Friday, 19 November 2010 02:00

Humane Stores - Aquarium & Pet Center

Four Pet Shops in the Los Angeles Area Went Humane in Just Eight Months.

CAPS is very proud to announce that Aquarium & Pet Center in Santa Monica, California signed a legal agreement to convert to a humane business model. In late October, this pet store, which has been in business for over 20 years, decided to stop selling puppies from mills. Aquarium & Pet Center now works with rescue organizations to promote adoptable animals from the Los Angeles municipal shelter system.

Aquarium & Pet Center had been the target of an ongoing CAPS investigation linking the store to The Hunte Corporation, the largest USDA licensed dog brokering facility in the country. CAPS is quite familiar with the practices of Hunte as the result of an undercover employment investigation at this large facility and ongoing investigations of Hunte’s puppy mill suppliers. In addition to dogs supplied from inhumane breeding facilities in the Midwest, some of the puppies sold at Aquarium & Pet Center were from a puppy mill just outside of Los Angeles. This was the fourth store in Los Angeles to succumb to investigations and protests by CAPS between March 2009 and November 2009. Other stores no longer selling puppy mill dogs include Elaine’s Pet Depot, Elite Animals, and Pets of Wilshire. Elaine’s Pet Depot, part of a chain in the U.S. and Canada, offers rescue animals for adoption. On the basis of our efforts against Elaine’s, the entire Pet Depot chain stopped selling dogs and cats (some didn’t before).

CAPS had organized three weekend protests in front of Aquarium & Pet Center. On October 10, the protest was interrupted by violence when dozens of animal rights activists were shot at by an unknown assailant with a high powered air rifle, spraying them with two millimeter brass slugs. Two of the protesters were slightly injured. The police investigation into the shooting is ongoing and there is a $5000 reward for any information leading to the arrest and conviction of the shooter.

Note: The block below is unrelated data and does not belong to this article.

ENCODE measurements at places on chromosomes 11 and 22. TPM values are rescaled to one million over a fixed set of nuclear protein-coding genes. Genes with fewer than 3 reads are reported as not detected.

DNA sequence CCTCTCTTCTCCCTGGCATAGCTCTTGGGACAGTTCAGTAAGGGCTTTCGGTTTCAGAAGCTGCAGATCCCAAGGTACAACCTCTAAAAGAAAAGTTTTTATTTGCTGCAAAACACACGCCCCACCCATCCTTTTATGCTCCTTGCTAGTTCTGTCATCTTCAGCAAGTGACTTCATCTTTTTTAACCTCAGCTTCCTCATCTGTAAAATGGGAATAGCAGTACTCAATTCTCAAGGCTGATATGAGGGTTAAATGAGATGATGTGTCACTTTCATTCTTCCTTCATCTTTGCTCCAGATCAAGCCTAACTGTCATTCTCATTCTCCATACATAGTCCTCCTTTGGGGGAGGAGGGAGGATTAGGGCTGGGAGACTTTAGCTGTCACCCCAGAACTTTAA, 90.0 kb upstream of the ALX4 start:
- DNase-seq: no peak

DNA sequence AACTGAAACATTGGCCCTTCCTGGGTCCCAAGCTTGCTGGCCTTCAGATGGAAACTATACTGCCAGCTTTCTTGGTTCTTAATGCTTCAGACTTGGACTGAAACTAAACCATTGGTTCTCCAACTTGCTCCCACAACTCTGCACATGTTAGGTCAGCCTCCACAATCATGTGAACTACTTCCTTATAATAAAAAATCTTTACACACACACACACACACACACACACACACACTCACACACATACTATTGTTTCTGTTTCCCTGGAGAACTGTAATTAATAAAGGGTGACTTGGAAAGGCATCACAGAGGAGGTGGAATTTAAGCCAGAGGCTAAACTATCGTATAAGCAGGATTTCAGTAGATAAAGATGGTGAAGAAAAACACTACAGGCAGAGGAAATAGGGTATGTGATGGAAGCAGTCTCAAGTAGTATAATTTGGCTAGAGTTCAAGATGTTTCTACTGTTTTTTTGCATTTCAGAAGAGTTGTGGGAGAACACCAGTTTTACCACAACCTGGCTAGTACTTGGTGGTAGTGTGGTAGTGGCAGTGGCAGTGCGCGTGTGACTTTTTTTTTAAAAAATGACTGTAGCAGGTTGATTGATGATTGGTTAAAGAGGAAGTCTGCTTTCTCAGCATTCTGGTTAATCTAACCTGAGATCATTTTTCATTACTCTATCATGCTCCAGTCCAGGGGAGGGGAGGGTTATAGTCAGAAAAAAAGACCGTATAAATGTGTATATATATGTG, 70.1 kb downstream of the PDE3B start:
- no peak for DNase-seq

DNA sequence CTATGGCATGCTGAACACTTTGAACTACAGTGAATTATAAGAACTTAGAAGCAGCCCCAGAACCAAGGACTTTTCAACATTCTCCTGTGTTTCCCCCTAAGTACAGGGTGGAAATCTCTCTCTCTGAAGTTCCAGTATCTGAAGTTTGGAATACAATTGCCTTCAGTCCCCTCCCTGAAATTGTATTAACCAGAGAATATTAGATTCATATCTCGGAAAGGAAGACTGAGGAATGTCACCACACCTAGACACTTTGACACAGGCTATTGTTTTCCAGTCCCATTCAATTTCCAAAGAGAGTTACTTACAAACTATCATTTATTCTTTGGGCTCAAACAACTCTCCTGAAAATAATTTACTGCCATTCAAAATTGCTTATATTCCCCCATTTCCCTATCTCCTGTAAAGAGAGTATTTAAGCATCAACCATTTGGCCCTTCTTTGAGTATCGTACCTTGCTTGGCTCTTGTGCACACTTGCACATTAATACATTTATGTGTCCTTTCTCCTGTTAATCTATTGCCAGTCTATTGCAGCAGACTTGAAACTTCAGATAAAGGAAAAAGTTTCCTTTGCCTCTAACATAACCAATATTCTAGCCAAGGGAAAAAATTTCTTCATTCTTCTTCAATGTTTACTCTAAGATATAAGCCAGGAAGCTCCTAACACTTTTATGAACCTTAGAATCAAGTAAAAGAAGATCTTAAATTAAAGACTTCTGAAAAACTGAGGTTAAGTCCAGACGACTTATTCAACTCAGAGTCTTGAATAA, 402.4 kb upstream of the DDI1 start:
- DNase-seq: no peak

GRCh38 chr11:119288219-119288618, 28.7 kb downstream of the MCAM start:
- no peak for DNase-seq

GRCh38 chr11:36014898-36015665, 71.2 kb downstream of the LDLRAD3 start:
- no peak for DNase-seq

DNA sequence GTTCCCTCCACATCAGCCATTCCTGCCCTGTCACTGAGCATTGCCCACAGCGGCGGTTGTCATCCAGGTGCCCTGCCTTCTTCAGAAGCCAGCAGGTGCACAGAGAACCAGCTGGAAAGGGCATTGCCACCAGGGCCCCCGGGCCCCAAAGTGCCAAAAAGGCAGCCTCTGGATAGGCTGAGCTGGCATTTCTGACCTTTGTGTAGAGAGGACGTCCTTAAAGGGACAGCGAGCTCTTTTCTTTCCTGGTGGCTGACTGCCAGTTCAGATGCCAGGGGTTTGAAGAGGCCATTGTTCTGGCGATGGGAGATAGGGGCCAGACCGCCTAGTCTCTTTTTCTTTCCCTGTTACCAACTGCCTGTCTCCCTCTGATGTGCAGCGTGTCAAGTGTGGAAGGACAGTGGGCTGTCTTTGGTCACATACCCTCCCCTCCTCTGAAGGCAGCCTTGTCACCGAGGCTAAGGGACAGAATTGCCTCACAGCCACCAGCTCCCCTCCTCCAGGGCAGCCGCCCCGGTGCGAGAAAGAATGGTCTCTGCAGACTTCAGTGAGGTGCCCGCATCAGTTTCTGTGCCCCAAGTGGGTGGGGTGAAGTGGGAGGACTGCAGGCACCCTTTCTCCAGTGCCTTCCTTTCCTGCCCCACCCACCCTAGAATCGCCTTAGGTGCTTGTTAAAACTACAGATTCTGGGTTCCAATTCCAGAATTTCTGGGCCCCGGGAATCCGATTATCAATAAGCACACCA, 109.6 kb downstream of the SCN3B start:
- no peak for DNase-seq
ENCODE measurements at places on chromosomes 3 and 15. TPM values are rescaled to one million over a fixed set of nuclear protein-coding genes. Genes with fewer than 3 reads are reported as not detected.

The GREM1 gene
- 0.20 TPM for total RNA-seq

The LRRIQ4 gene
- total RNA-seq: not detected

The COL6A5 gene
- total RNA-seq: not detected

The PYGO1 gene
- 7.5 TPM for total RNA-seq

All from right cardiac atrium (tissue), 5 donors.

But our work in Los Angeles has just begun. We need to use this momentum to get ordinances passed in other towns and cities in Southern California, including Los Angeles, which will in turn generate even more interest across the country. An in-depth news story on the pet shop industry in the Los Angeles area is desperately needed, which requires that CAPS investigate pet shops and the mills that supply them.
Friday, 19 November 2010 02:00

West Hollywood Ordinance

Following a CAPS undercover investigation of West Hollywood pet shops and a nearly six month protest of Elite Animals, the West Hollywood City Council passed an ordinance prohibiting the sale of dogs and cats in pet shops, with an exemption for the adoption of shelter and rescue animals. Media coverage of CAPS and the West Hollywood ordinance includes The New York Times, Los Angeles Times, ABC, NBC and CBS in Los Angeles, About.com. In fact, media throughout the U.S. and the world (even New Zealand) covered this compelling story. Our work has inspired other towns and states to consider similar legislation. CAPS is currently working with Animal Legal Defense Fund (ALDF) on an ordinance for another Southern California town and assisted Richmond, British Columbia animal advocates on a by-law banning the sale of pet shop dogs.

A CAPS investigation of West Hollywood-based Elite Animals revealed that the store was selling puppy mill dogs and defrauding customers. Undercover footage shot by a CAPS investigator showed employees telling the investigator that the puppies came from “good private breeders.” Elite Animals was also selling dogs from puppy mills in Russia and violating a federal law prohibiting the import of dogs under the age of six months for resale.

The main suppliers to Elite Animals were Gerry and Angie Wensmann, USDA licensed brokers in Minnesota, who sell to pet shops all over the country. Elite Animals proudly displayed a photograph of Governor Arnold Schwarzenegger, to whom the pet shop sold a Wensmann puppy in 2000. CAPS investigations of the Wensmann puppy mill documented sick and injured animals in need of veterinary care, substandard housing with badly stained flooring, broken wood and jagged rusty wires that posed a danger to the dogs, green algae water, rusting, filthy feeders with soggy food, fecal and urine accumulation, and dogs whose feet were slipping through wire flooring. The Wensmanns also breed cats in buildings that CAPS has been unable to access. A 2008 USDA inspection stated that kittens were panting in 95 degree heat in a trailer house. Yet despite CAPS investigation evidence presented to USDA and USDA reports with serious violations, USDA has not taken action. We are very encouraged, though, that evidence from the CAPS investigations of the Wensmann puppy mill led to the ordinance. CAPS worked with Animal Legal Defense Fund, the city council and HSUS to draft the ordinance.

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Deborah Howard

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